Years after an unspeakable tragedy tore their lives apart, two sets of parents (Jason Isaacs and Martha Plimpton, Reed Birney and Ann Dowd) agree to talk privately in an attempt to move forward. In Fran Kranz’s writing and directing debut, he thoughtfully examines their journey of grief, anger and acceptance by coming face-to-face with the ones who have been left behind.
In Mass, indie genre actor Fran Kranz steps into the writer-director role with an ease that is mind-boggling. It’s one of the most stunning feature debuts I’ve ever witnessed. The script is impeccably researched. As a mother who shakes each time a breaking news headline pops up on my phone, as a senior in high school when Columbine occurred, Mass hits on an entirely different level. Kranz helps us see the unseeable. He carefully weaves small pieces of information into a quilt so heavy we are left breathless. There is nothing sugarcoated about Mass. It’s one of the most intimate and emotionally accosting films I’ve ever experienced.
Jason Isaacs takes a logical approach as Jay. The arc of Kranz’s writing allows Isaacs to break this role wide open. It was akin to watching a teapot slowly come to a boil. Ann Dowd plays Linda. She is gentle, hesitant, and genuine in her grief and guilt. It feels like she’s trying too hard to appease and remain compassionate. Dowd’s best moments are when she’s in tune with Reed Birney. As Richard, Birney counters Dowd’s apologetic energy. He is defensive at every turn, to the point of unlikability. It’s his survival mechanism. Birney wears an air of toxic masculinity like a badge of honor. Martha Plimpton plays Gail with thoroughly justifiable guarded anger. She is seeking ownership and responsibility from Linda and Richard. Her pointed line of questioning makes her intentions clear as day. Plimpton owns every glance, sigh, and raw syllable uttered in Mass. It’s an entire emotional journey right before our eyes. It’s a performance that captivates. The chemistry between these four actors is something so rare. They understood the assignment, as they say.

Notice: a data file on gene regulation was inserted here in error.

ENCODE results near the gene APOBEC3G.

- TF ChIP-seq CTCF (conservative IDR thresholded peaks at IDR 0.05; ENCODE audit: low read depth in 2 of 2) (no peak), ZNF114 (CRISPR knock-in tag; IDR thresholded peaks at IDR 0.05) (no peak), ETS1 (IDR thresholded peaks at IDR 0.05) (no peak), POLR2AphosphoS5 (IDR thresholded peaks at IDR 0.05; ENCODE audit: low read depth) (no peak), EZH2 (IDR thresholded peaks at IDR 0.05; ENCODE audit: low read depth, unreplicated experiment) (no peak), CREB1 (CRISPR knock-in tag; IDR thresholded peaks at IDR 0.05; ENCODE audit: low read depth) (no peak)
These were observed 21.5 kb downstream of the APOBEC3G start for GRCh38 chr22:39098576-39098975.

The quiet, lingering moments in the first 20 minutes of the film are meticulously crafted to keep you stewing in anticipation of the inevitable storm to come. The entire film has a low registering hum and a palpable heaviness. As the plot is slowly revealed, politics seep into the conversation. The aftermath of trauma and grief are front and center. The discussion of mental health will echo in many households. The included social pleasantries on either end establish a grounded aspect, but it is that final unexpected 10 minutes that hit hardest. It’s a visceral catharsis. This is a master class in writing and performance. I would watch this on stage in a heartbeat. Mass is a portrait of four parents dealing with unthinkable loss. The most powerful aspect is the understanding that this conversation could be happening any day of the week nowadays. This is an emotional rollercoaster you cannot be prepared for. Mass brilliantly challenges the perspectives of cause and effect, blame, acceptance, forgiveness, life and death, and what parenthood means, deep in your soul. You will walk away changed.
Written & Directed by: Fran Kranz
Starring: Reed Birney, Ann Dowd, Jason Isaacs, and Martha Plimpton